An interesting element of this to me is how similar it is what the Cardinals learned from their talks with Miami about the outfielders. Harken back to them. The Cardinals were eager to get a deal done, felt they had to get a deal for one of the outfielders, and didn't want to be left without a bat when the music stopped. They weren't convinced they could wait and wait and wait to see if Yelich would possibly be traded, so instead of being focused on one outfielder to get -- like Milwaukee was -- and willing to be left without an outfielder, the Cardinals made the deal for the outfield made available. First, it was Stanton. Then it was Ozuna. 
    Now, fast forward a few years, and the Cardinals have long wanted to trade for/sign Arenado, and he was the focus and they were willing to wait and wait and wait for that trade to happen, and they risked not getting a trade done at all. That was the reality. That was something Mozeliak spoke with me about -- the risk of not ending up with anyone and how the fan base would respond was worth the patience and reward of getting Arenado.
    I find that contrast to be more than coincidental. 
    If you don't think that Carp is head for either retirement or release, then how do you interpret the next step if he doesn't improve given Mo's comments?
    The next step -- the immediate next step -- is not much playing time for Carpenter. That's what he was talking about. That's what Mozeliak mapped out. That's what we knew. O'Neill was going to return and play a lot. That's less time in the outfield for Edman. That's less time in the lineup for Carpenter. Now they can also look differently at his production because they're not asking him to bat in the middle of the order. He's a bat off the bench. That's the situation that is present, and on the horizon.
    What is your take from Mozeliak’s comments about Carp last Friday? Am I wrong in inferring that Mo may question Carp’s willingness/ability to change his swing approach or am I reading something into this that isn’t there? Wondering if Mo feels Carp hasn’t done enough to change?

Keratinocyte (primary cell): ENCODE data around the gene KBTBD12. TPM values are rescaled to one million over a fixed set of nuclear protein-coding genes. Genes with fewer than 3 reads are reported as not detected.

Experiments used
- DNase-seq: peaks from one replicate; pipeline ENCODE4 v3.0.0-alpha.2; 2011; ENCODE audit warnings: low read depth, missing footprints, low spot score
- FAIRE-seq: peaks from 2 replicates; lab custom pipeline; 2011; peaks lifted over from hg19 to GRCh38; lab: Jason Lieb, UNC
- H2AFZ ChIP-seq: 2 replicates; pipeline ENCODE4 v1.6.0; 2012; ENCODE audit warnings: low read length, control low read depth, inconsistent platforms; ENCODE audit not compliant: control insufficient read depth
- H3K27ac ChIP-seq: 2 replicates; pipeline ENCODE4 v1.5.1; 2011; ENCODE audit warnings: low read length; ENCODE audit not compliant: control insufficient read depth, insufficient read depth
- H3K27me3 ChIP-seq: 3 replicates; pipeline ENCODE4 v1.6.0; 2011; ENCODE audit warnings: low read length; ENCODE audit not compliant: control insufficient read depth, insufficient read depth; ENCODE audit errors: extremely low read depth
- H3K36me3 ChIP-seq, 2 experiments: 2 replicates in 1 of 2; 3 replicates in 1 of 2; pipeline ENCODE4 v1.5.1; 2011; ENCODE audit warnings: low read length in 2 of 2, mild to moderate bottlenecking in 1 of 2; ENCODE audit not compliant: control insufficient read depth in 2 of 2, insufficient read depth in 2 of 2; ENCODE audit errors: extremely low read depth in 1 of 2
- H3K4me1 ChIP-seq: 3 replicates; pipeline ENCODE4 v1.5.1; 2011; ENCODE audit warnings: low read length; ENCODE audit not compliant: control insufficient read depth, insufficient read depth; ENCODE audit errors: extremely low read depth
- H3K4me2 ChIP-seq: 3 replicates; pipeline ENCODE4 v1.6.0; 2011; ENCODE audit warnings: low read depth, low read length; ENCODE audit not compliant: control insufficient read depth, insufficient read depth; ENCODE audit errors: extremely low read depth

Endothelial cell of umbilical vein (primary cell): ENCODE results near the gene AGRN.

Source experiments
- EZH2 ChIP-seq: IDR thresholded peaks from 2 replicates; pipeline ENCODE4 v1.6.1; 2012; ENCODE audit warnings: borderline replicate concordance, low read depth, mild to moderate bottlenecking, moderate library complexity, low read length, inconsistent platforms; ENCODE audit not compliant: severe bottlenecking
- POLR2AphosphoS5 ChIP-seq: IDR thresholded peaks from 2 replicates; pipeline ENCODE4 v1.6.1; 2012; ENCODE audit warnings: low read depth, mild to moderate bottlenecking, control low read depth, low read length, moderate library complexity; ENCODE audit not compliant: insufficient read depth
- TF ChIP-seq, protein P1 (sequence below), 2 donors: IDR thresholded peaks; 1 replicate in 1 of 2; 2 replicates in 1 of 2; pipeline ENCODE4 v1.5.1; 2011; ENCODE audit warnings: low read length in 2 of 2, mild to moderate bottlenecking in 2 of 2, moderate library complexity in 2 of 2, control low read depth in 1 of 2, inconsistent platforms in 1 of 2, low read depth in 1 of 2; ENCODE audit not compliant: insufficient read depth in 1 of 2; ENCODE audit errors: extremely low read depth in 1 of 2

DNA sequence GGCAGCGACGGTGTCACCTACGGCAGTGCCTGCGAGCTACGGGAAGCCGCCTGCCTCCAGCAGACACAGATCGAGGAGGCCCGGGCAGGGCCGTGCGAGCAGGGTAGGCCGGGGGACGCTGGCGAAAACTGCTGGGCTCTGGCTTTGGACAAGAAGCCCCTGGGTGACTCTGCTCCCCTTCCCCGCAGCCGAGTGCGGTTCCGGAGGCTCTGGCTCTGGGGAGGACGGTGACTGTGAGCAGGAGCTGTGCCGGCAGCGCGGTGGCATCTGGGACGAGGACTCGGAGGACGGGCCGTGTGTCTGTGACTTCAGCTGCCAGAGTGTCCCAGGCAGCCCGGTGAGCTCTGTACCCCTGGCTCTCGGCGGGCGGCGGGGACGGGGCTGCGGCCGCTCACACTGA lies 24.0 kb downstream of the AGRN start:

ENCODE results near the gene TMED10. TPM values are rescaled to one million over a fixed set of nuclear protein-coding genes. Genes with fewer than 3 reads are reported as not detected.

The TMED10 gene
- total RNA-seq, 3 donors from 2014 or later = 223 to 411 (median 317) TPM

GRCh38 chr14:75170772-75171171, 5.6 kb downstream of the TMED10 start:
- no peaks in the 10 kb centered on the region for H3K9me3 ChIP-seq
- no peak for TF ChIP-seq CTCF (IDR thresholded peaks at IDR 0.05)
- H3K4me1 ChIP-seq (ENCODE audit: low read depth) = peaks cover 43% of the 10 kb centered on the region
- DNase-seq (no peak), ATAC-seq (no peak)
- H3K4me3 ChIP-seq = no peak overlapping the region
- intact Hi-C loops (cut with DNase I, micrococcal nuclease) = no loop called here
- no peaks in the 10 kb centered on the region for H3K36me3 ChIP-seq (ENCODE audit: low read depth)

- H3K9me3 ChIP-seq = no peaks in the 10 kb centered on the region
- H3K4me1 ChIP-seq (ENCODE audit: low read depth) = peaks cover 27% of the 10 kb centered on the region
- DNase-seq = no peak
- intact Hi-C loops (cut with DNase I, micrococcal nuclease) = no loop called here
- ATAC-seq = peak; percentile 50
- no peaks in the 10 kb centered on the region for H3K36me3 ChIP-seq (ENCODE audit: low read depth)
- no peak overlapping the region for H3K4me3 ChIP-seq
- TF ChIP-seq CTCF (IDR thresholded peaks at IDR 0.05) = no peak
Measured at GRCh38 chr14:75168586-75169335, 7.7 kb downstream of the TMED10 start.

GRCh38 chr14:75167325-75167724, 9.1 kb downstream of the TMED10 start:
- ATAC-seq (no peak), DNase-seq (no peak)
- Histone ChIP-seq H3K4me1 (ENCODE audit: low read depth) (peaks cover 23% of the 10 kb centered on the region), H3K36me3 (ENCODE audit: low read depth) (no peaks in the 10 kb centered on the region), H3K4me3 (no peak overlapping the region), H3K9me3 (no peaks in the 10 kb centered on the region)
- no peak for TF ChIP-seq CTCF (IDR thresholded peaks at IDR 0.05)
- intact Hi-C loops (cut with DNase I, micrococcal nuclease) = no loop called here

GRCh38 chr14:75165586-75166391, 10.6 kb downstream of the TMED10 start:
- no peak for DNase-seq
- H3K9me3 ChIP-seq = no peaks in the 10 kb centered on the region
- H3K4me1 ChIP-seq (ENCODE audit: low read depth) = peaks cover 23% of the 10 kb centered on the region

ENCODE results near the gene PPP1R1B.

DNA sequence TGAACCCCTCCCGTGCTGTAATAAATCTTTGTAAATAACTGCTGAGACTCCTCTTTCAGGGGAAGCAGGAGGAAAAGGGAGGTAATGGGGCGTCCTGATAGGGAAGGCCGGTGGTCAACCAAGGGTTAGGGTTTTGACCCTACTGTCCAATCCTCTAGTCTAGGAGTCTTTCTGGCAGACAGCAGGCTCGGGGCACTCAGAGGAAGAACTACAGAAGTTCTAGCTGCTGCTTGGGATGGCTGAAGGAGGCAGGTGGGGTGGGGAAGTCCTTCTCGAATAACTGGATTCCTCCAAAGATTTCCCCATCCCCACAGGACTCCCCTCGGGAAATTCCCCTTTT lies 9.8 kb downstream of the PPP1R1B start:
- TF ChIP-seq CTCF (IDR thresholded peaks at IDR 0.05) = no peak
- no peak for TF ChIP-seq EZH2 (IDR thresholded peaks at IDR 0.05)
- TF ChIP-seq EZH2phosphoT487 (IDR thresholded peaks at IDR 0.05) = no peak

He said as much, yes. He questioned whether there was an ability to change after so many years of trying. I asked him if it's up to the coaching staff to offer a menu of possible solutions and if they shared some of the accountability for what has happened -- and Mozeliak absolved them of any of it. He veered back to the player. It was telling.
    Have the last two years seriously damaged Matt Carpenter's chance for the St.Louis Cardinals Hall of Fame?
  • That's for the fans to decide. It depends on what side of the fan base votes. If it's up to the portion of the fan base that is loudest on Twitter, we have an idea how that will go.
    If Williams and O’Neil aren’t producing at an acceptable level at, say the all-star break, would Nolan Gorman be the next man up?
    Not necessarily. Nolan Gorman does not have an at-bat above Class A. He does not have an inning at second base in a regular-season game. He has not had consistent at-bats or playing time against the kind if pitchers he'd see in the majors. He's a talented hitter, with a lot of upside, but that takes development, too. He's not coming to the majors to sit on the bench, and he's not the fix at cleanup.
    Is Alex Reyes opening any eyes wider to start a new way of seeing him being both the closer in the now and for the longer haul including beyond 2021?
    There is always that possibility. The best way to keep a job is to have it.
    Last nutty idea: how about no DH and no pitcher hitting, just an eight man lineup? Failing that, what do you think of the notion of linking the DH with the starting pitcher?
    I like the symmetry of baseball rolling in threes. Three outs to a half inning. Three strikes to an at-bat. Lineup is a multiple of three. 
    I think the DH being linked to the pitcher is a fascinating and welcome twist.
    Derrick. My heart wants Carpenter on the team but my head says he is waste of spot. I like the current make up other than i want Nogowski back as soon as he heals. Is there a time frame for him?
    There is not. Given that he was on the active roster for more than a week with the bruise and he had at-bats during that time, it sure seems like this is a move to get him a stretch of playing time and grip strength back and they won't designate a timetable because it will be based on their need as much as anything.
  • I believe MO and Bridich are tight no? Any chance Jeff comes over and steps into the FO or involved the talent acquisition dept. Would love to see you interview him. Fire emoji...
    I never got that sense, no, not with Bridich. Bridich came out of the commissioner's office and has some professional relationships with Cardinals execs who he worked with there or who he had contact with. I would call Cashman and Mozeliak tight. If we're looking for other POBOs or GMs that he spends time with, or communicates with often. 
    I would welcome the chance to interview him. I would welcome the chance to refute the comments he made about baseball writers and how disappointing they were given the people who cover his team. It showed a purposeful lack of awareness of the professionals he might have talked to on a daily basis.
    I don't expect him to want to talk to me. 
    Apparently Tatis Jr.’s 2 HR game vs LA on 4/23 was on the same date as Tatis Sr.’s 2 grand slam game for the Cardinals.